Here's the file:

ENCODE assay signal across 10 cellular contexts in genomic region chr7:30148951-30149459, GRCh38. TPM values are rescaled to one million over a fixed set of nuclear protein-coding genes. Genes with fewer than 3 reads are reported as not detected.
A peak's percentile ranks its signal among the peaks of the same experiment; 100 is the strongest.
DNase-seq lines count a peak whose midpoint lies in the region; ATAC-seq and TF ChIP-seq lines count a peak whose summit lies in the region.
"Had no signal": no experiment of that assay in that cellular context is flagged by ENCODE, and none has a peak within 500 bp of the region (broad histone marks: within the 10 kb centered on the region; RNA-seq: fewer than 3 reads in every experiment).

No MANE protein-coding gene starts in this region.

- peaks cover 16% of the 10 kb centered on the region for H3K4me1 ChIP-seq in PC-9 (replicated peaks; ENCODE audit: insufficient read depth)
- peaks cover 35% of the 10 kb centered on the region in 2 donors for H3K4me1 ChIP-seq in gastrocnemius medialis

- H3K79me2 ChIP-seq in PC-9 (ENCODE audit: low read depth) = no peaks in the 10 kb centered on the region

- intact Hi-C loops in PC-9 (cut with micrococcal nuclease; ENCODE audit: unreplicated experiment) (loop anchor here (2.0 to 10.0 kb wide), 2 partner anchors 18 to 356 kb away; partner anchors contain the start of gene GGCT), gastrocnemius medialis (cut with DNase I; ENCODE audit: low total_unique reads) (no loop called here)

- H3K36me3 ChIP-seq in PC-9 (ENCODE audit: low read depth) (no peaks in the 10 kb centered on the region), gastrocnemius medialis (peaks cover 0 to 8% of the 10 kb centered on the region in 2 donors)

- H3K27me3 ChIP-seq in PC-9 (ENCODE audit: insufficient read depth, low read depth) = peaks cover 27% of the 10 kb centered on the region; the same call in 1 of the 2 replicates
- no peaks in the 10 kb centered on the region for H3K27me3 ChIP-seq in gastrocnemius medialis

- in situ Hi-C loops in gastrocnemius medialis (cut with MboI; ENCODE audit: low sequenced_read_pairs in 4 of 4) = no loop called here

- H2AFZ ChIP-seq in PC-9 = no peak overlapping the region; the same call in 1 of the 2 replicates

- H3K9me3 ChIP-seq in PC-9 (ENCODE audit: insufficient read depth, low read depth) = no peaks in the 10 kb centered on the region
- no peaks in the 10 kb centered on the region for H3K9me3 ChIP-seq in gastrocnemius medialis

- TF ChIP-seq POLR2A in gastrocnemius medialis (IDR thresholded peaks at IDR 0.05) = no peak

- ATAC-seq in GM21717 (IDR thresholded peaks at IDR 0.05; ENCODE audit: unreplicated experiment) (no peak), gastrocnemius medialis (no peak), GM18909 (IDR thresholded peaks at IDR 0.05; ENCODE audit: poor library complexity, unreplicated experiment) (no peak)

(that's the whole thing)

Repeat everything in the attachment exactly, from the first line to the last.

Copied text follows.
ENCODE assay signal across 10 cellular contexts in genomic region chr7:30148951-30149459, GRCh38. TPM values are rescaled to one million over a fixed set of nuclear protein-coding genes. Genes with fewer than 3 reads are reported as not detected.
A peak's percentile ranks its signal among the peaks of the same experiment; 100 is the strongest.
DNase-seq lines count a peak whose midpoint lies in the region; ATAC-seq and TF ChIP-seq lines count a peak whose summit lies in the region.
"Had no signal": no experiment of that assay in that cellular context is flagged by ENCODE, and none has a peak within 500 bp of the region (broad histone marks: within the 10 kb centered on the region; RNA-seq: fewer than 3 reads in every experiment).

No MANE protein-coding gene starts in this region.

- peaks cover 16% of the 10 kb centered on the region for H3K4me1 ChIP-seq in PC-9 (replicated peaks; ENCODE audit: insufficient read depth)
- peaks cover 35% of the 10 kb centered on the region in 2 donors for H3K4me1 ChIP-seq in gastrocnemius medialis

- H3K79me2 ChIP-seq in PC-9 (ENCODE audit: low read depth) = no peaks in the 10 kb centered on the region

- intact Hi-C loops in PC-9 (cut with micrococcal nuclease; ENCODE audit: unreplicated experiment) (loop anchor here (2.0 to 10.0 kb wide), 2 partner anchors 18 to 356 kb away; partner anchors contain the start of gene GGCT), gastrocnemius medialis (cut with DNase I; ENCODE audit: low total_unique reads) (no loop called here)

- H3K36me3 ChIP-seq in PC-9 (ENCODE audit: low read depth) (no peaks in the 10 kb centered on the region), gastrocnemius medialis (peaks cover 0 to 8% of the 10 kb centered on the region in 2 donors)

- H3K27me3 ChIP-seq in PC-9 (ENCODE audit: insufficient read depth, low read depth) = peaks cover 27% of the 10 kb centered on the region; the same call in 1 of the 2 replicates
- no peaks in the 10 kb centered on the region for H3K27me3 ChIP-seq in gastrocnemius medialis

- in situ Hi-C loops in gastrocnemius medialis (cut with MboI; ENCODE audit: low sequenced_read_pairs in 4 of 4) = no loop called here

- H2AFZ ChIP-seq in PC-9 = no peak overlapping the region; the same call in 1 of the 2 replicates

- H3K9me3 ChIP-seq in PC-9 (ENCODE audit: insufficient read depth, low read depth) = no peaks in the 10 kb centered on the region
- no peaks in the 10 kb centered on the region for H3K9me3 ChIP-seq in gastrocnemius medialis

- TF ChIP-seq POLR2A in gastrocnemius medialis (IDR thresholded peaks at IDR 0.05) = no peak

- ATAC-seq in GM21717 (IDR thresholded peaks at IDR 0.05; ENCODE audit: unreplicated experiment) (no peak), gastrocnemius medialis (no peak), GM18909 (IDR thresholded peaks at IDR 0.05; ENCODE audit: poor library complexity, unreplicated experiment) (no peak)